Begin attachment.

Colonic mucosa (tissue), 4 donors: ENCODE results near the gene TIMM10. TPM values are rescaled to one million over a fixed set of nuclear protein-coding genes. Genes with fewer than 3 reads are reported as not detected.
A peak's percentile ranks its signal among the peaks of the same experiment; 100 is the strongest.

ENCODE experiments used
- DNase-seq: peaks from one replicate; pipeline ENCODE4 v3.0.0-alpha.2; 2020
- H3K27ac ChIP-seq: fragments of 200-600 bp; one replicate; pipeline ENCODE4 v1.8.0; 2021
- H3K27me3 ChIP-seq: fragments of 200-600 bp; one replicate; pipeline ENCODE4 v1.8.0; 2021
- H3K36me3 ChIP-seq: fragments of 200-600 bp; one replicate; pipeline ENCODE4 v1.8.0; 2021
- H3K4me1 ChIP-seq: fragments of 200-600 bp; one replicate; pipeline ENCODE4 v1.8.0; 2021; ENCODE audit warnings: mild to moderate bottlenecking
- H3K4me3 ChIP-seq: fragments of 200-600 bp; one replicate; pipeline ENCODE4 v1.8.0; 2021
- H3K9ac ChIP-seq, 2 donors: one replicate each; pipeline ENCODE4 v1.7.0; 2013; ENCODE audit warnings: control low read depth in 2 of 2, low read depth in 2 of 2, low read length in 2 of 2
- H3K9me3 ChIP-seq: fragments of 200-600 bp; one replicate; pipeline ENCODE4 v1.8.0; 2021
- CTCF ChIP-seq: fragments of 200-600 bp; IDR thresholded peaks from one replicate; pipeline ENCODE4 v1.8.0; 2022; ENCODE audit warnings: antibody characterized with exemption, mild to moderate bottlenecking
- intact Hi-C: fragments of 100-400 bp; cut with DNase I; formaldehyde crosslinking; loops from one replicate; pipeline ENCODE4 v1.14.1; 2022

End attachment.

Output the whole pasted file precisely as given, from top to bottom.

Colonic mucosa (tissue), 4 donors: ENCODE results near the gene TIMM10. TPM values are rescaled to one million over a fixed set of nuclear protein-coding genes. Genes with fewer than 3 reads are reported as not detected.
A peak's percentile ranks its signal among the peaks of the same experiment; 100 is the strongest.

ENCODE experiments used
- DNase-seq: peaks from one replicate; pipeline ENCODE4 v3.0.0-alpha.2; 2020
- H3K27ac ChIP-seq: fragments of 200-600 bp; one replicate; pipeline ENCODE4 v1.8.0; 2021
- H3K27me3 ChIP-seq: fragments of 200-600 bp; one replicate; pipeline ENCODE4 v1.8.0; 2021
- H3K36me3 ChIP-seq: fragments of 200-600 bp; one replicate; pipeline ENCODE4 v1.8.0; 2021
- H3K4me1 ChIP-seq: fragments of 200-600 bp; one replicate; pipeline ENCODE4 v1.8.0; 2021; ENCODE audit warnings: mild to moderate bottlenecking
- H3K4me3 ChIP-seq: fragments of 200-600 bp; one replicate; pipeline ENCODE4 v1.8.0; 2021
- H3K9ac ChIP-seq, 2 donors: one replicate each; pipeline ENCODE4 v1.7.0; 2013; ENCODE audit warnings: control low read depth in 2 of 2, low read depth in 2 of 2, low read length in 2 of 2
- H3K9me3 ChIP-seq: fragments of 200-600 bp; one replicate; pipeline ENCODE4 v1.8.0; 2021
- CTCF ChIP-seq: fragments of 200-600 bp; IDR thresholded peaks from one replicate; pipeline ENCODE4 v1.8.0; 2022; ENCODE audit warnings: antibody characterized with exemption, mild to moderate bottlenecking
- intact Hi-C: fragments of 100-400 bp; cut with DNase I; formaldehyde crosslinking; loops from one replicate; pipeline ENCODE4 v1.14.1; 2022